6 potential advantages of a holding

If you already own more than one limited liability company (or hold the majority interest) as owner or managing director, forming a holding may be worthwhile. This will bring you 6 useful advantages, serving to improve the profitability of your companies:

Advantage #1: 95% tax-free profit distributions

A holding is often formed for tax reasons. The reason behind this is that 95% of the profit distributions of subsidiaries is transferred to the holding free of tax. This applies to all holdings without a profit and loss transfer agreement.

If, however, a profit and loss transfer agreement is in place, the profits of a subsidiary initially go to the holding company 100% free of tax. The holding takes on the responsibility for taxation and offsets profits with any losses that might have occurred in the group of companies.

Please note: The profit and loss transfer agreement may sound tempting, but it can also lead to problems. If a subsidiary is in financial difficulties, for example, its losses may put the parent company at risk (due to offsetting these losses against other profits).

The holding company automatically assumes the role of tax debtor for the revenue of the entire group.

Advantage #2: Joint taxation of all profits and losses

However, if you are aware of the latter risk for the parent company and manage your group of companies cautiously from a risk perspective, you could benefit from a tax advantage. That means: all profits and losses of the subsidiaries are netted before any tax is deducted.

For example: Ltd. A generates a profit of EUR 100,000, and Ltd. B generates a loss of EUR 100,000. If the two companies were taxed separately, Ltd. A would have to pay taxes. Merely Ltd. B would not pay any taxes as it made a loss. However, if there is a holding Ltd. C that owns 100% of each company, the profit of Ltd. A and the loss of Ltd. B are netted, and no taxes are due in total.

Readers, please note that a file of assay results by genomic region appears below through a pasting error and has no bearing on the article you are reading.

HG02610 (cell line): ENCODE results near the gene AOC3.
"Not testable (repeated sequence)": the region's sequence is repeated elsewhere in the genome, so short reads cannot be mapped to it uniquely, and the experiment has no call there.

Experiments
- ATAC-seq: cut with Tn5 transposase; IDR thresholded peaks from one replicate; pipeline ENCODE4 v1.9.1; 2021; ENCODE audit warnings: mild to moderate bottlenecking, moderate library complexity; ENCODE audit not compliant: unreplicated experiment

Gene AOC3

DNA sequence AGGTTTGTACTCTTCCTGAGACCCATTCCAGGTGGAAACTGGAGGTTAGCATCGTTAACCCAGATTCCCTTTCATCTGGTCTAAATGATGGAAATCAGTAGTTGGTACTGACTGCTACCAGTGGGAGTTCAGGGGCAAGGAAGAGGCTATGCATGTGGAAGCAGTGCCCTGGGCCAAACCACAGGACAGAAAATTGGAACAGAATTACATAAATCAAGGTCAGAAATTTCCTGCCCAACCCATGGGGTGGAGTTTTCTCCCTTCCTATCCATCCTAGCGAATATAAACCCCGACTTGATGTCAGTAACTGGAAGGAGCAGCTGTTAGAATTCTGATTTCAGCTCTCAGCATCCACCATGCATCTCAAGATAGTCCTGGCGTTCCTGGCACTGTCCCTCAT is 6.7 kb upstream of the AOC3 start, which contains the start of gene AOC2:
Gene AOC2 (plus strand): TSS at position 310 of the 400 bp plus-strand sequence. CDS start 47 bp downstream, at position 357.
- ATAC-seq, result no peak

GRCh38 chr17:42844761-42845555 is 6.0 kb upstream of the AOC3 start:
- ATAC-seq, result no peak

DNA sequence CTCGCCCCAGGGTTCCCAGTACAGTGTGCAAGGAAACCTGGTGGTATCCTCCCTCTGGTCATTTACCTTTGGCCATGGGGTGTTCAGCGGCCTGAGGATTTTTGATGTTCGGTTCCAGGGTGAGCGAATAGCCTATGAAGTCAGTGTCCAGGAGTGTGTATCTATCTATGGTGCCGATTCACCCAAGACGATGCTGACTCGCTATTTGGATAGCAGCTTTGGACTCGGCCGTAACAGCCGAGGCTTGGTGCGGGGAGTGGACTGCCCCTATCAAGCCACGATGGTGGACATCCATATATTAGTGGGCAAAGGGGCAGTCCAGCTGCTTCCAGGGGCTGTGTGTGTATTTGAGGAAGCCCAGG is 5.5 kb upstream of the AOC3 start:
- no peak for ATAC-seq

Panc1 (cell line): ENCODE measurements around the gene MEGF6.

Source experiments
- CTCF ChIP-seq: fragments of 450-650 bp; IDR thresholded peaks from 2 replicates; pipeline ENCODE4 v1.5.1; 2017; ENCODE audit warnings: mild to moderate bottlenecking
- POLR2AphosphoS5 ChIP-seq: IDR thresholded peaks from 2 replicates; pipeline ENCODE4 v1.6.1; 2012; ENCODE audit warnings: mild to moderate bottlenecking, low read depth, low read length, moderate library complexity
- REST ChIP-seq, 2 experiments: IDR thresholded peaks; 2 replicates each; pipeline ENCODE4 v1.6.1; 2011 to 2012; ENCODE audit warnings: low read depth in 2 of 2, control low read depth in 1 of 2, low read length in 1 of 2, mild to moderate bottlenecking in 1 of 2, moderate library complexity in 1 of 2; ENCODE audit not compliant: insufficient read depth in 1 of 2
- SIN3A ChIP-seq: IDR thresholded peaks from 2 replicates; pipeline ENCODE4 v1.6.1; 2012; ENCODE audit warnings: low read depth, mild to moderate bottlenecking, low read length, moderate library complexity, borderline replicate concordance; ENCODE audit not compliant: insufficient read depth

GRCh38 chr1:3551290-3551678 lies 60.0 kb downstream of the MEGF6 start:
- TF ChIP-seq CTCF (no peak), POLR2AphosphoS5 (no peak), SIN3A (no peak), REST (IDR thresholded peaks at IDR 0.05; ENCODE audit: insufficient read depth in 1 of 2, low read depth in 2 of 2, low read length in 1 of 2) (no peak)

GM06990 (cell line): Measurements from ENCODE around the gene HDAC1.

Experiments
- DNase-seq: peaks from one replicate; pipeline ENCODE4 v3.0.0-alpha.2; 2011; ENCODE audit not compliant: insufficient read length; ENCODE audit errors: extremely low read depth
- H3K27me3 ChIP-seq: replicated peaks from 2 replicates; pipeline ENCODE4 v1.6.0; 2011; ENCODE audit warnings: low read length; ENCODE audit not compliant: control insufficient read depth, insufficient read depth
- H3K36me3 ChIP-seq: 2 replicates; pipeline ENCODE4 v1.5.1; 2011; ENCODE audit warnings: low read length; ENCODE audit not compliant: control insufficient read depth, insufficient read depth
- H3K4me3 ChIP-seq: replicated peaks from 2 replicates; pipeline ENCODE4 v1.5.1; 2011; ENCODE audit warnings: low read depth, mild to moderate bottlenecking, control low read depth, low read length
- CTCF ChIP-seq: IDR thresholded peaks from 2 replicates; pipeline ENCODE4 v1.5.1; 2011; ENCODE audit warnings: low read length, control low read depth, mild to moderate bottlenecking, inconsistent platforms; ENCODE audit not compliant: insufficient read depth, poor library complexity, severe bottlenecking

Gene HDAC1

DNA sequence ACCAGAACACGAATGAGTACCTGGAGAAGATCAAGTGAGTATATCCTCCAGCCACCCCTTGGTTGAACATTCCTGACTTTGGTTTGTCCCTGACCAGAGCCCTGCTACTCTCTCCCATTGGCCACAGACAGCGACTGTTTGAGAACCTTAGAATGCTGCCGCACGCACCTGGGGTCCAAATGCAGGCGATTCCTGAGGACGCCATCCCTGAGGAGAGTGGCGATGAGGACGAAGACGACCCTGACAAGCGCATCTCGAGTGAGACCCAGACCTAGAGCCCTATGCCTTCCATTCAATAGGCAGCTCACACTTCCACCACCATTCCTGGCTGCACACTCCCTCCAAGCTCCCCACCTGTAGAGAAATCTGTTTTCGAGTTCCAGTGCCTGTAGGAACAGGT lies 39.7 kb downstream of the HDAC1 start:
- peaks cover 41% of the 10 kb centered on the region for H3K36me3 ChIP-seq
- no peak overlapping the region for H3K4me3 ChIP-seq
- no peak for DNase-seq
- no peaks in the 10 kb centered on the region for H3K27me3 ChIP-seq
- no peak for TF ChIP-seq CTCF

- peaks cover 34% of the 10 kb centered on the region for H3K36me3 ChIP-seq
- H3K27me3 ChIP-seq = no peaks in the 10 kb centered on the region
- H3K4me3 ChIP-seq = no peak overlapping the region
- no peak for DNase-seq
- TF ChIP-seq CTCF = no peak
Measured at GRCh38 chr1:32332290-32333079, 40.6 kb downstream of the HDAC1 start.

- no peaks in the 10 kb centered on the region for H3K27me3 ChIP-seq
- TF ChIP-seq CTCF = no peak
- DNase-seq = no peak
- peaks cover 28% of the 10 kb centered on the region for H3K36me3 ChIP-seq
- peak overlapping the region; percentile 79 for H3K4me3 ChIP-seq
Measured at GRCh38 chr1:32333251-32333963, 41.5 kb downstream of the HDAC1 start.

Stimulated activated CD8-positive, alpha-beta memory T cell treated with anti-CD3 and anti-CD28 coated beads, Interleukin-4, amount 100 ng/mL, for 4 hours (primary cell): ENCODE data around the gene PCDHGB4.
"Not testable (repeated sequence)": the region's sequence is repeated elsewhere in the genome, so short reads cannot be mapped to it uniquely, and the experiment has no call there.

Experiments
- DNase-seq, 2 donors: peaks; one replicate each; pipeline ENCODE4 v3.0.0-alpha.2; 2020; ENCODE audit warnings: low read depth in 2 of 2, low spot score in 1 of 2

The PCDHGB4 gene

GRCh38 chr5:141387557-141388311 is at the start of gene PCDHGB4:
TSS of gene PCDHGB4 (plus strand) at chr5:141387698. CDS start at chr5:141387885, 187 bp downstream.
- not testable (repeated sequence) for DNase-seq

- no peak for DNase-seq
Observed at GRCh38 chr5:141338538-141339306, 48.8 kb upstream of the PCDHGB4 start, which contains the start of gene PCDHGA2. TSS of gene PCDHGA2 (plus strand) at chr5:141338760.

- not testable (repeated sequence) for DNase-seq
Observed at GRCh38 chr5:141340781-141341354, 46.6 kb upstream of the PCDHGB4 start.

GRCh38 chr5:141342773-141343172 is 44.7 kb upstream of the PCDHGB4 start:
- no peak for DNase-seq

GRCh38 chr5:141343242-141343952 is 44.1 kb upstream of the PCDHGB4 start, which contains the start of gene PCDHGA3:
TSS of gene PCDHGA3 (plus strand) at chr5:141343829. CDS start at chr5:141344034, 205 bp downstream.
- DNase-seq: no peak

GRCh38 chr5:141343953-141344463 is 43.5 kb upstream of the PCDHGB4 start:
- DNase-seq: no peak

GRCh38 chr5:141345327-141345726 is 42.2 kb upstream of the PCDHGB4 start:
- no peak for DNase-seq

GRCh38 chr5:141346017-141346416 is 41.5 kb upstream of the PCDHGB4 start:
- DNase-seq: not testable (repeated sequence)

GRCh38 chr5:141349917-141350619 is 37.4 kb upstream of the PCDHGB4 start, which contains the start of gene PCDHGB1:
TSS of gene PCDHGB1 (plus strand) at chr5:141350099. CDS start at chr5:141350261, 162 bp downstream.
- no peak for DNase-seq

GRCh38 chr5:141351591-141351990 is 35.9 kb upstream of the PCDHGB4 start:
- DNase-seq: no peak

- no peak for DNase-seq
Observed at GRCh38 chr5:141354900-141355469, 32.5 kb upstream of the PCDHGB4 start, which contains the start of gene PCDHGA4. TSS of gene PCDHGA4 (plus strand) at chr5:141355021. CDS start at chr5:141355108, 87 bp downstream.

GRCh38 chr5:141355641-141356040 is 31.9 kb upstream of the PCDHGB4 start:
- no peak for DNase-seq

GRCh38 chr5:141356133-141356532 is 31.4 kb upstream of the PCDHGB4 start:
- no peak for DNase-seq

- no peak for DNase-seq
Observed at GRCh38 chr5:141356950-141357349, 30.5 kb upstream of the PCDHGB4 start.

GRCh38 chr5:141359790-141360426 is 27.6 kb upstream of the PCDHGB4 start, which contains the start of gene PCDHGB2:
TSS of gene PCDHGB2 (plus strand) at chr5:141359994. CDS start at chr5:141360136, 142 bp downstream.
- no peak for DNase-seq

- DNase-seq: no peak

A formation of a holding thus has the advantage that the profits and losses of the individual companies are no longer viewed in isolation.

Advantage #3: Asset building instead of profit distribution

This advantage is related to the retention of profits. The concept is easier than it sounds: retention means that profits are not distributed at the end of the financial year, but remain within the company. Therefore, the formation of a holding enables you as the owner to develop new strategies for asset building in your group of companies.

Advantage #4: Separation of risks

By forming a holding, you are in a position to distribute the risks related to certain business operations across several subsidiaries. This mitigates risks across the group. If you only had one company with several departments, a single department that generates losses could drag the other departments with it into financial problems.